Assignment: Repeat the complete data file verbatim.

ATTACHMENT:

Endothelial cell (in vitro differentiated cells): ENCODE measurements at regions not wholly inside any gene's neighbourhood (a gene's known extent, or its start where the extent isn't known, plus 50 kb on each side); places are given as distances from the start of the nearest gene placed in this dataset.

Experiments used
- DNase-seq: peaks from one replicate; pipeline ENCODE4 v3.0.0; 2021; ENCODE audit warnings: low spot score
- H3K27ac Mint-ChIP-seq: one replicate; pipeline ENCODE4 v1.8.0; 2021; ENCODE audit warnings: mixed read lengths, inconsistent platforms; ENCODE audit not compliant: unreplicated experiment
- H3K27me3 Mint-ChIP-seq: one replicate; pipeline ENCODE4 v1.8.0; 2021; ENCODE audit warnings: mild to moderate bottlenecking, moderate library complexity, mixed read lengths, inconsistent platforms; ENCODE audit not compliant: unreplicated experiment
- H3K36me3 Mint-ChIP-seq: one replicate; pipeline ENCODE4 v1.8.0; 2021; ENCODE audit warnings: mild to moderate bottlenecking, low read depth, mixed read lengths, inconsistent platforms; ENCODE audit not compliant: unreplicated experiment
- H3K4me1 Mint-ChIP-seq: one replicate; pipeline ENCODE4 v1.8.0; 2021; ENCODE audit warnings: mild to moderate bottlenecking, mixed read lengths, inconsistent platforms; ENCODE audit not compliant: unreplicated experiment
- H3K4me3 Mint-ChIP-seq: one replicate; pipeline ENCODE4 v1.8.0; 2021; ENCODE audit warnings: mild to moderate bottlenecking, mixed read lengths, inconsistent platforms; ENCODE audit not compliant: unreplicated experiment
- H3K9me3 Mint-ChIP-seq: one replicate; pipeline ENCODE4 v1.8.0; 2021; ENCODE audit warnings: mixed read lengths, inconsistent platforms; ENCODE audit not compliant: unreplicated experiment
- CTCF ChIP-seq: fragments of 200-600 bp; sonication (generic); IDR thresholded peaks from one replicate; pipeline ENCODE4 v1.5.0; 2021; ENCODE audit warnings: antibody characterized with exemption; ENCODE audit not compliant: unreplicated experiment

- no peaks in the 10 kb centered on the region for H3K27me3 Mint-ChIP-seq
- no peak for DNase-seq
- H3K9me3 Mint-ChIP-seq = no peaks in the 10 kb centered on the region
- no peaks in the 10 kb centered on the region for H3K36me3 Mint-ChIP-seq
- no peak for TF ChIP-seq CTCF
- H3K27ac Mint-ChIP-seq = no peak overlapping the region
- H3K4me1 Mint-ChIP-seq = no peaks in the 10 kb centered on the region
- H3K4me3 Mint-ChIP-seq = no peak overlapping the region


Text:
Endothelial cell (in vitro differentiated cells): ENCODE measurements at regions not wholly inside any gene's neighbourhood (a gene's known extent, or its start where the extent isn't known, plus 50 kb on each side); places are given as distances from the start of the nearest gene placed in this dataset.

Experiments used
- DNase-seq: peaks from one replicate; pipeline ENCODE4 v3.0.0; 2021; ENCODE audit warnings: low spot score
- H3K27ac Mint-ChIP-seq: one replicate; pipeline ENCODE4 v1.8.0; 2021; ENCODE audit warnings: mixed read lengths, inconsistent platforms; ENCODE audit not compliant: unreplicated experiment
- H3K27me3 Mint-ChIP-seq: one replicate; pipeline ENCODE4 v1.8.0; 2021; ENCODE audit warnings: mild to moderate bottlenecking, moderate library complexity, mixed read lengths, inconsistent platforms; ENCODE audit not compliant: unreplicated experiment
- H3K36me3 Mint-ChIP-seq: one replicate; pipeline ENCODE4 v1.8.0; 2021; ENCODE audit warnings: mild to moderate bottlenecking, low read depth, mixed read lengths, inconsistent platforms; ENCODE audit not compliant: unreplicated experiment
- H3K4me1 Mint-ChIP-seq: one replicate; pipeline ENCODE4 v1.8.0; 2021; ENCODE audit warnings: mild to moderate bottlenecking, mixed read lengths, inconsistent platforms; ENCODE audit not compliant: unreplicated experiment
- H3K4me3 Mint-ChIP-seq: one replicate; pipeline ENCODE4 v1.8.0; 2021; ENCODE audit warnings: mild to moderate bottlenecking, mixed read lengths, inconsistent platforms; ENCODE audit not compliant: unreplicated experiment
- H3K9me3 Mint-ChIP-seq: one replicate; pipeline ENCODE4 v1.8.0; 2021; ENCODE audit warnings: mixed read lengths, inconsistent platforms; ENCODE audit not compliant: unreplicated experiment
- CTCF ChIP-seq: fragments of 200-600 bp; sonication (generic); IDR thresholded peaks from one replicate; pipeline ENCODE4 v1.5.0; 2021; ENCODE audit warnings: antibody characterized with exemption; ENCODE audit not compliant: unreplicated experiment

- no peaks in the 10 kb centered on the region for H3K27me3 Mint-ChIP-seq
- no peak for DNase-seq
- H3K9me3 Mint-ChIP-seq = no peaks in the 10 kb centered on the region
- no peaks in the 10 kb centered on the region for H3K36me3 Mint-ChIP-seq
- no peak for TF ChIP-seq CTCF
- H3K27ac Mint-ChIP-seq = no peak overlapping the region
- H3K4me1 Mint-ChIP-seq = no peaks in the 10 kb centered on the region
- H3K4me3 Mint-ChIP-seq = no peak overlapping the region